That’s NUCs. Darn spellchecker!
Lol Whatever they are, I’m glad they’re installed
Yup I put my nucs in last night - they’re bustling around today, bringing pollen in & finding all my flowers
That’s great! I hope to find the same tomorrow.
If you get a chance, check out my thread under ‘SBB Weird behavior’. I’d be interested in your thoughts. Did you use SBB’s?
Well, I’ve had these bees 3 weeks now. Exactly to the day. Had not checked them for 2 weeks. Looked at them today. I’m a little worried about the queen’s “productivity”. They have two deep boxes with 20 frames altogether. The bottom box is unoccupied. In the top box I’ve seen the larvae in the cells. However the frames are not full. May be two half -full frames with larvae/honey/pollen. Busy bees. I did not see the queen, however did not see the signs of the queenless hive either.
So, my question is - how long does it take the queen to fill up a frame with larvae?
We had about a week of cold and rainy weather. I also kept the bottom entrance closed with the feeder (probably was a mistake).
Should I still feed them?
That is probably part of the problem. Way too much space for a package. One box is plenty. They will be spending a lot of extra energy trying to heat the second box. I would take the bottom box away if they aren’t using it.
A decent queen can easily lay 2,000 eggs per day. A langstroth frame has 3,500 cells per side. So she can half fill one side of a frame in a day. However, her laying will be determined by space, heat and stores. If the bees haven’t drawn much comb, she can’t lay that much. If the bees can’t keep the space warm, she can’t lay much. If they don’t have many stores of honey and pollen, she can’t lay much because they don’t have anything to feed the larvae.
A healthy hive will have brood boxes with approximately 60% brood, 20% honey and 20% pollen, according to my mentor. If that is about what you are seeing, the queen either doesn’t have enough drawn comb yet, or they don’t have enough supplies to support more brood.
That will certainly slow them down. Plus they will be eating the stores to keep that enormous space warm.
You probably did them a big favor by reducing the entrance. They would find it easier to keep heat in the hive. If they have only drawn 2 frames, and the weather has been bad, I would keep feeding them, and keep the entrance reduced to between no more than 1/4 and 1/2 of the full width.
I just took some screen shots of data from our Arnia hive monitor. It has been cool, overcast and raining for the last few days. This is a big hive with a double brood box and it is over a year old, so it is a little different from your package, @Alena, but I think it might help you understand hive dynamics a bit.
Here is what the hive was doing before the bad weather. You can see a nice steady weight gain of about 500g (1lb) per day:
On about May 5th, the outside temperatures dropped and the sky was overcast. This was followed by a couple of days of significant rain = no flying for the bees:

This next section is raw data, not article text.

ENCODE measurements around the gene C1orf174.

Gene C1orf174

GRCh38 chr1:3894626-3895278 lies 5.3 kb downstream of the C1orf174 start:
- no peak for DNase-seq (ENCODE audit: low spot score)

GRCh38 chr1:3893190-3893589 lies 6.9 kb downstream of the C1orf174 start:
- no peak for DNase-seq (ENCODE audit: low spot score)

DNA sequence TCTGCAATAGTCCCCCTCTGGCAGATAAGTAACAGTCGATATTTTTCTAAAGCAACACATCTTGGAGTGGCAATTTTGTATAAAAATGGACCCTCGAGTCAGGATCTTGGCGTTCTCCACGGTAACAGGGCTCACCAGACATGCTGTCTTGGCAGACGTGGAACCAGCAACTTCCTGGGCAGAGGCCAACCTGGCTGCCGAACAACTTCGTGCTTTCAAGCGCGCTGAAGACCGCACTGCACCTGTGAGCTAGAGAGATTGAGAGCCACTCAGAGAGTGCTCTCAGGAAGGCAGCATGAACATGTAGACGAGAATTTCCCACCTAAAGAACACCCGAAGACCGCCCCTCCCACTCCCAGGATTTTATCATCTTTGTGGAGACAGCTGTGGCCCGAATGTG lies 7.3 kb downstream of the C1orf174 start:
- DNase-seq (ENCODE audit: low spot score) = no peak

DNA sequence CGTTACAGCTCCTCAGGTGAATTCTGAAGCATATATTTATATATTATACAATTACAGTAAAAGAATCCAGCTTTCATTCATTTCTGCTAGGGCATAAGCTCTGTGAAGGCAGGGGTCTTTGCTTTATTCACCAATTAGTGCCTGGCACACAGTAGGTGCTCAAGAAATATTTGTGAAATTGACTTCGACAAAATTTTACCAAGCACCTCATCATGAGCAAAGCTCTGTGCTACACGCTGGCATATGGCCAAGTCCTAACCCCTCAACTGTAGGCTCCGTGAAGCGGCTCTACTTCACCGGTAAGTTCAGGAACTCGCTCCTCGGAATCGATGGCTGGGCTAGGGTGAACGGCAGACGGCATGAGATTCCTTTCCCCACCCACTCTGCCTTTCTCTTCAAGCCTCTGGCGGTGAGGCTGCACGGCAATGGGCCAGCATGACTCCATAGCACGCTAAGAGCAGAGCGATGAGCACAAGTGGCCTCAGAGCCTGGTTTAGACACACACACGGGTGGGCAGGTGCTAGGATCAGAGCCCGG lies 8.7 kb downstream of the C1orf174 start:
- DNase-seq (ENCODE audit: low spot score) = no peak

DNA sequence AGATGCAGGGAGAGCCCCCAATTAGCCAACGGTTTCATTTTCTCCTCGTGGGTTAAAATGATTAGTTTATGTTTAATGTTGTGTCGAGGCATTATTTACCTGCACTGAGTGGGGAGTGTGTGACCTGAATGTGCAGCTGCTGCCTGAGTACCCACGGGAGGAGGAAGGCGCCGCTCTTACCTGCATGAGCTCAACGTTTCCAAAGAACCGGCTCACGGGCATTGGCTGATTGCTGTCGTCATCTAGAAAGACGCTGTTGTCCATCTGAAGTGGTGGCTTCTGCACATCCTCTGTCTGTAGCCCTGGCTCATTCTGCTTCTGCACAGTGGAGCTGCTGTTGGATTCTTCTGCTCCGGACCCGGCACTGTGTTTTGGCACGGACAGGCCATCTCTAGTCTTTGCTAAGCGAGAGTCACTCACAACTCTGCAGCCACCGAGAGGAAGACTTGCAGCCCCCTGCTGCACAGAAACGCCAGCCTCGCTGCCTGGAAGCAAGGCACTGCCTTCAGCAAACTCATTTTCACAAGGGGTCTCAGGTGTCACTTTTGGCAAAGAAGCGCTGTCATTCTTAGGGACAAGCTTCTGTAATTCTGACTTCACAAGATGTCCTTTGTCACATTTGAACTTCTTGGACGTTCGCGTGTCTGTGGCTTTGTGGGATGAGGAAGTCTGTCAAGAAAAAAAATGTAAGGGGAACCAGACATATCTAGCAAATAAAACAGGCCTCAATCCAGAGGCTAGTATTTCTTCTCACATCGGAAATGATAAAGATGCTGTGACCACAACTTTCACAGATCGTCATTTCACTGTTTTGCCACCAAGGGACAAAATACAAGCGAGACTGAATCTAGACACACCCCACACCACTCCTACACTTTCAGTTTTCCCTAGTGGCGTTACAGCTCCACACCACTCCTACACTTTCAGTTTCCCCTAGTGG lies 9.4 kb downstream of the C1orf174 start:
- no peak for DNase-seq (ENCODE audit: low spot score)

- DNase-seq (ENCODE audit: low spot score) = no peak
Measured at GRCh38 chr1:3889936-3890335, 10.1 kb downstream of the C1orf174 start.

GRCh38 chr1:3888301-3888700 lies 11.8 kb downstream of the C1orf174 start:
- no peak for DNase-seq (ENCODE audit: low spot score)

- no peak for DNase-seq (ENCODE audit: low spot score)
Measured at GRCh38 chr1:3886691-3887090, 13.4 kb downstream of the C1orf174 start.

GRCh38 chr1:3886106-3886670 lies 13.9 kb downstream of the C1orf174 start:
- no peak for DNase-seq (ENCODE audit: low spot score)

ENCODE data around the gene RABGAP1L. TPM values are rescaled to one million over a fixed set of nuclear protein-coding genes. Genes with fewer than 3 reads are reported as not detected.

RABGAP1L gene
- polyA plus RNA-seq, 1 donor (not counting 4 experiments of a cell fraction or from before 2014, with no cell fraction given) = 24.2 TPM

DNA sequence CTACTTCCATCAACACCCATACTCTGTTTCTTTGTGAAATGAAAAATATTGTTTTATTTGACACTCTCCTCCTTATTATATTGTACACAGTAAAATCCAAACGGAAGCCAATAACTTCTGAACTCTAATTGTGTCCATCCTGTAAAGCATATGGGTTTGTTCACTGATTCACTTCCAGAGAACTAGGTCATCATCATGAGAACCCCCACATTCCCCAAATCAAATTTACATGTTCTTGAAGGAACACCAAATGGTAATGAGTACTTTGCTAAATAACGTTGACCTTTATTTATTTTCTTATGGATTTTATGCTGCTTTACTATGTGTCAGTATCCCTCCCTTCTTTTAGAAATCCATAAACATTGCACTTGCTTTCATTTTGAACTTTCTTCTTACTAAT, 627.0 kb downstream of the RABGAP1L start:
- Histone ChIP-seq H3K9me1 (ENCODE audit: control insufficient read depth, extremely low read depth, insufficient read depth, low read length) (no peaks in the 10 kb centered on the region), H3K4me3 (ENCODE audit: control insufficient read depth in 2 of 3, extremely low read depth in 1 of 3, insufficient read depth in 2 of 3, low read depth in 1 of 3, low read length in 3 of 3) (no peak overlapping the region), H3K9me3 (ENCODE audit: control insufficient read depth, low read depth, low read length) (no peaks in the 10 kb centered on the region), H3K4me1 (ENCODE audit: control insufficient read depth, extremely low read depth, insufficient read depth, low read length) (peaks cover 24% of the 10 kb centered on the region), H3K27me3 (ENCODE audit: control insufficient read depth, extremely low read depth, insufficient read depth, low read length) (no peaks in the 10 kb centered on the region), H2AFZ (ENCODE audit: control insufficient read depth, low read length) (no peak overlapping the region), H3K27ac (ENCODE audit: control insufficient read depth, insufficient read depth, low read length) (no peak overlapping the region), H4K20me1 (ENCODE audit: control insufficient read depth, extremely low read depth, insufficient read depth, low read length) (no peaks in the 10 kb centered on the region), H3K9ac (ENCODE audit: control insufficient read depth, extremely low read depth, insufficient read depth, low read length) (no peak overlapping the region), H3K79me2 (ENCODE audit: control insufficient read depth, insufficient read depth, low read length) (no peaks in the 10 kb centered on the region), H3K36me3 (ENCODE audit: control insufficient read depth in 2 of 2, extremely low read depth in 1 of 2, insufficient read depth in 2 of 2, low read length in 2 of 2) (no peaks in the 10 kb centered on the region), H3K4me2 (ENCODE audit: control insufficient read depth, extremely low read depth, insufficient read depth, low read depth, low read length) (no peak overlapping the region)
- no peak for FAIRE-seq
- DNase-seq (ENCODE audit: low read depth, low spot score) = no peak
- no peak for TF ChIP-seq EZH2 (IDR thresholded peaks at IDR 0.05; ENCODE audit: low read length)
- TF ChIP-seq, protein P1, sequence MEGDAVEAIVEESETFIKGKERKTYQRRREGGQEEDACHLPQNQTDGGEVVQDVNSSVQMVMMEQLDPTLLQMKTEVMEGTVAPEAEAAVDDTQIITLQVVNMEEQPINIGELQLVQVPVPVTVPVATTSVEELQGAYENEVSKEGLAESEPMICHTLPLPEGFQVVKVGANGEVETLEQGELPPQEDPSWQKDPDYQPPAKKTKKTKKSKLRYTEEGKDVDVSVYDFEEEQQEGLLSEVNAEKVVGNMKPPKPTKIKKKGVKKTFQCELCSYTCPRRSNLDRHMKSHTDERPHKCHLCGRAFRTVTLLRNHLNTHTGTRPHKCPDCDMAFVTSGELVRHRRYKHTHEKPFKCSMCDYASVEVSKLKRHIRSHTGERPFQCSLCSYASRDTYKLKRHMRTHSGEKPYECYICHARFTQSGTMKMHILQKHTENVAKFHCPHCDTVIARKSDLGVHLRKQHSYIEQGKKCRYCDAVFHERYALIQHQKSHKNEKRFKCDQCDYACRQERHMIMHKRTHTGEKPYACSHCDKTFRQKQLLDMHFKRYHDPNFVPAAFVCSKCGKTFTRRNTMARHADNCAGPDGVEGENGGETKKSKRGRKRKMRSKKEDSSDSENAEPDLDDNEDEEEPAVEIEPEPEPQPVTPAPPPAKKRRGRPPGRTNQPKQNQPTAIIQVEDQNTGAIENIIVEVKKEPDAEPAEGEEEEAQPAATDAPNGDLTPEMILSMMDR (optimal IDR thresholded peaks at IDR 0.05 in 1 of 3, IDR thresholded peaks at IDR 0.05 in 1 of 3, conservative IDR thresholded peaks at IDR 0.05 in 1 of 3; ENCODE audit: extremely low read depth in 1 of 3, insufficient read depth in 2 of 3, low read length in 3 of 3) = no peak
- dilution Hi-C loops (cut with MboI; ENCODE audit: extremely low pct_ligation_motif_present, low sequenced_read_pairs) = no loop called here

Here is what happened to the hive weight (= food stores) over that time while they had to keep the hive warm and couldn’t forage:
Around a kilo (2lb) of honey gone in the few days of bad weather.
Now my hive is big and has plenty of stores, but you can imagine the impact on a new little colony that doesn’t have a lot of stored food or drawn comb. So I wouldn’t blame your queen, this is probably just climate and bee economics. I am sure that you will help them hugely if you take off that empty brood box as soon as possible.
Hi @Alena - I feel like we’re having the same weather patterns here in PA as you are in KY! Finally some sun again recently.
Dawn’s right, def take away your extra brood box - your package girls will thank you
My two nucs that I installed in 8 frame brood boxes on 4/29 seem to be doing quite well, but I still have their entrances reduced because of the chilly nightttime temps and a recent stretch of cloudy/rainy days.
Thank you for all the answers. Got it! Already reduced the entrance and removed the extra box. I’ll keep feeding them. Glad that they exhibit the signs of normal hive environment!
I installed a package (3#)of Italians with the no shake method 6 weeks ago.
I simply had the box ready to go with 6 frames,none of which were drawn and plastic, knowing now what I didn’t know then would have been wax.
Sprayed the bee’s with 1:1 sugar water then placed the Queen candy side up between the two frames in the middle closest to the package in the ten frame box, removed the wood cover and closed the lid.
A day and 1/2 later checked for Queen release.
I’m new at this but it just seemed that the package was a perfect fit so shaking them didn’t seem necessary.
Flowering plants for 9 months, good nectar flow for only 3-1/2…in a good year, unless there’s too much rain or not enough, then there is nada
Hey there, from your profile you are in Narooma right? Packaged bees may be tricky but a Nuc from a local beekeeper in your area or a swarm from the local bee club might be a better option for you. Packages are generally transported in bulk to the major cities like Melbourne, Canberra and Sydney.
There’s a beekeeping club in Bega and another in Nowra…